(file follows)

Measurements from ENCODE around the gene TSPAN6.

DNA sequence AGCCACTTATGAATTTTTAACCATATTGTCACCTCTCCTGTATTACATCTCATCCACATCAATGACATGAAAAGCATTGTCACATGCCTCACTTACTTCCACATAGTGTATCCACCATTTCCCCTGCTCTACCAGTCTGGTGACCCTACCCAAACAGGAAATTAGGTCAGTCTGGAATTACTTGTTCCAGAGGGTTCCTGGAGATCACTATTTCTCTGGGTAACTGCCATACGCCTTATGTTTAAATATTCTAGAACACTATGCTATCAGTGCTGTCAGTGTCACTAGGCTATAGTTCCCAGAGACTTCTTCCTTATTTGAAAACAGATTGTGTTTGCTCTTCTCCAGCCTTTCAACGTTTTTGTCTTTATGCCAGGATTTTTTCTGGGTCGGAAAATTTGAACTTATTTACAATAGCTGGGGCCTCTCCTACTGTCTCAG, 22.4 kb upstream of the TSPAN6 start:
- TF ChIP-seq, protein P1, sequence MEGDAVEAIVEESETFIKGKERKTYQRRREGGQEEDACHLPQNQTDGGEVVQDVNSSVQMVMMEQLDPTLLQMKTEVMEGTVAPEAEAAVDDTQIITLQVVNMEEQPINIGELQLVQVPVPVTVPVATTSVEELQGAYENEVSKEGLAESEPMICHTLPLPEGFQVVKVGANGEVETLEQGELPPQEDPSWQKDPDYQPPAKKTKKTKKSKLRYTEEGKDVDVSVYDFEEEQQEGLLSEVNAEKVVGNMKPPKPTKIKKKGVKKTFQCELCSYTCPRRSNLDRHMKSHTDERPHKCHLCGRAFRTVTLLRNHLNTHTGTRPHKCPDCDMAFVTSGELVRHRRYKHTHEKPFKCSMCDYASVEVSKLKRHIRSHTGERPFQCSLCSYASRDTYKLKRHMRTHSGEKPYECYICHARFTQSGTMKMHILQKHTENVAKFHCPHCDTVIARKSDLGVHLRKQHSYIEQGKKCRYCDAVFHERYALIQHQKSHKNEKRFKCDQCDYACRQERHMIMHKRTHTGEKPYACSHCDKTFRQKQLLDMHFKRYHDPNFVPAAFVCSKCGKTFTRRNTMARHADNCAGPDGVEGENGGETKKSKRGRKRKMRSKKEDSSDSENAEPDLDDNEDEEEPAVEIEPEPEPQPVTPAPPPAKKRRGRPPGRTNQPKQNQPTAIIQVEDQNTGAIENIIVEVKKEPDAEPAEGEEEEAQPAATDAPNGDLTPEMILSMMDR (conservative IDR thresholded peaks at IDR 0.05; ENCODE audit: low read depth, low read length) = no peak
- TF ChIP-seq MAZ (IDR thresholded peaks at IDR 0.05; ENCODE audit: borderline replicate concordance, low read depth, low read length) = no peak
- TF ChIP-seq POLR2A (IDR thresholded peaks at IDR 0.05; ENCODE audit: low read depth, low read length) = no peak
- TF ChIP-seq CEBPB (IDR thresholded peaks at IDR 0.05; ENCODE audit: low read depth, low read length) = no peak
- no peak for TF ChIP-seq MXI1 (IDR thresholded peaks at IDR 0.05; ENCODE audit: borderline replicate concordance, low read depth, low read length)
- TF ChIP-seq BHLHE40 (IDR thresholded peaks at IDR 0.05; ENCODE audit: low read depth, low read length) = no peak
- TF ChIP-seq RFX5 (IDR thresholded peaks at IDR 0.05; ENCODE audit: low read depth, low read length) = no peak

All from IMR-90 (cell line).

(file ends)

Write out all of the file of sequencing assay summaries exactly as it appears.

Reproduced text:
Measurements from ENCODE around the gene TSPAN6.

DNA sequence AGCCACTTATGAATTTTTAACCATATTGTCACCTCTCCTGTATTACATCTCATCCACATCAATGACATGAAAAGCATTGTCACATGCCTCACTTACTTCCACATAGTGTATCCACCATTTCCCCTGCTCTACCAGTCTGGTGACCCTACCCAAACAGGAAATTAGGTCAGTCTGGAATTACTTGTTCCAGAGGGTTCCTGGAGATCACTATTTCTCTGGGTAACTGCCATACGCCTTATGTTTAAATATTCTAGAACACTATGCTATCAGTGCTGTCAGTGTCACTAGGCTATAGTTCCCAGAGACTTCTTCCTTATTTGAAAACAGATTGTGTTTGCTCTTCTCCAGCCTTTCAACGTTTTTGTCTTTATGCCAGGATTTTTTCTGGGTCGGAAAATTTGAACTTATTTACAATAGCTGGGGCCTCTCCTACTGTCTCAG, 22.4 kb upstream of the TSPAN6 start:
- TF ChIP-seq, protein P1, sequence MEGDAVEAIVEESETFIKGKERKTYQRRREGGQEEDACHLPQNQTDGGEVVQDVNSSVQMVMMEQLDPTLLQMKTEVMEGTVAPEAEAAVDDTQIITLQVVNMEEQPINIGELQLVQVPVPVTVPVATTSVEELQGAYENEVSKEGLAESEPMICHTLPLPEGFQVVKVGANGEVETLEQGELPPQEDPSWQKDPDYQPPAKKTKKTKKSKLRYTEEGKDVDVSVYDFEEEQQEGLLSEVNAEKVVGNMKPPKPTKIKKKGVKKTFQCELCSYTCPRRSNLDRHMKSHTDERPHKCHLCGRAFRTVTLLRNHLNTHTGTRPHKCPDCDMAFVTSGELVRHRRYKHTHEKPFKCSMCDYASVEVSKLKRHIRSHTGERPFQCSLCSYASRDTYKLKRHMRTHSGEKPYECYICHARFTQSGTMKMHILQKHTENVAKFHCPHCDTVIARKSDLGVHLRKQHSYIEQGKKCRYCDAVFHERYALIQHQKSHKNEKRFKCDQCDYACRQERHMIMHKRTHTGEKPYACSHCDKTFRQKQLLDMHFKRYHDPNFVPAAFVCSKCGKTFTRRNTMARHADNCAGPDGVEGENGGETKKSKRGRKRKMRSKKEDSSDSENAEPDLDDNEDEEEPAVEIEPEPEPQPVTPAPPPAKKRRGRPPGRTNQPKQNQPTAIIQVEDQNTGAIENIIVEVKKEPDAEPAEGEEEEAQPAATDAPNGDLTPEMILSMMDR (conservative IDR thresholded peaks at IDR 0.05; ENCODE audit: low read depth, low read length) = no peak
- TF ChIP-seq MAZ (IDR thresholded peaks at IDR 0.05; ENCODE audit: borderline replicate concordance, low read depth, low read length) = no peak
- TF ChIP-seq POLR2A (IDR thresholded peaks at IDR 0.05; ENCODE audit: low read depth, low read length) = no peak
- TF ChIP-seq CEBPB (IDR thresholded peaks at IDR 0.05; ENCODE audit: low read depth, low read length) = no peak
- no peak for TF ChIP-seq MXI1 (IDR thresholded peaks at IDR 0.05; ENCODE audit: borderline replicate concordance, low read depth, low read length)
- TF ChIP-seq BHLHE40 (IDR thresholded peaks at IDR 0.05; ENCODE audit: low read depth, low read length) = no peak
- TF ChIP-seq RFX5 (IDR thresholded peaks at IDR 0.05; ENCODE audit: low read depth, low read length) = no peak

All from IMR-90 (cell line).